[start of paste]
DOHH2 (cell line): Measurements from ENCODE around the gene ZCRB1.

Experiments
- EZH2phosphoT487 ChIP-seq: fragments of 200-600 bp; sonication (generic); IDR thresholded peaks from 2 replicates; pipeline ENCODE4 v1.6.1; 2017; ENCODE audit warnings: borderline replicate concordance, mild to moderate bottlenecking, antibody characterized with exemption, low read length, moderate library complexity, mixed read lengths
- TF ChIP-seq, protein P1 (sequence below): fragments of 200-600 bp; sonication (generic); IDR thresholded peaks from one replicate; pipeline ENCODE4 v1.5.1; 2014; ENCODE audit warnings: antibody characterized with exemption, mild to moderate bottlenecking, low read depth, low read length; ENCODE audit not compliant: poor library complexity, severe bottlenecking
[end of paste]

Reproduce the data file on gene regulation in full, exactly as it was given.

DOHH2 (cell line): Measurements from ENCODE around the gene ZCRB1.

Experiments
- EZH2phosphoT487 ChIP-seq: fragments of 200-600 bp; sonication (generic); IDR thresholded peaks from 2 replicates; pipeline ENCODE4 v1.6.1; 2017; ENCODE audit warnings: borderline replicate concordance, mild to moderate bottlenecking, antibody characterized with exemption, low read length, moderate library complexity, mixed read lengths
- TF ChIP-seq, protein P1 (sequence below): fragments of 200-600 bp; sonication (generic); IDR thresholded peaks from one replicate; pipeline ENCODE4 v1.5.1; 2014; ENCODE audit warnings: antibody characterized with exemption, mild to moderate bottlenecking, low read depth, low read length; ENCODE audit not compliant: poor library complexity, severe bottlenecking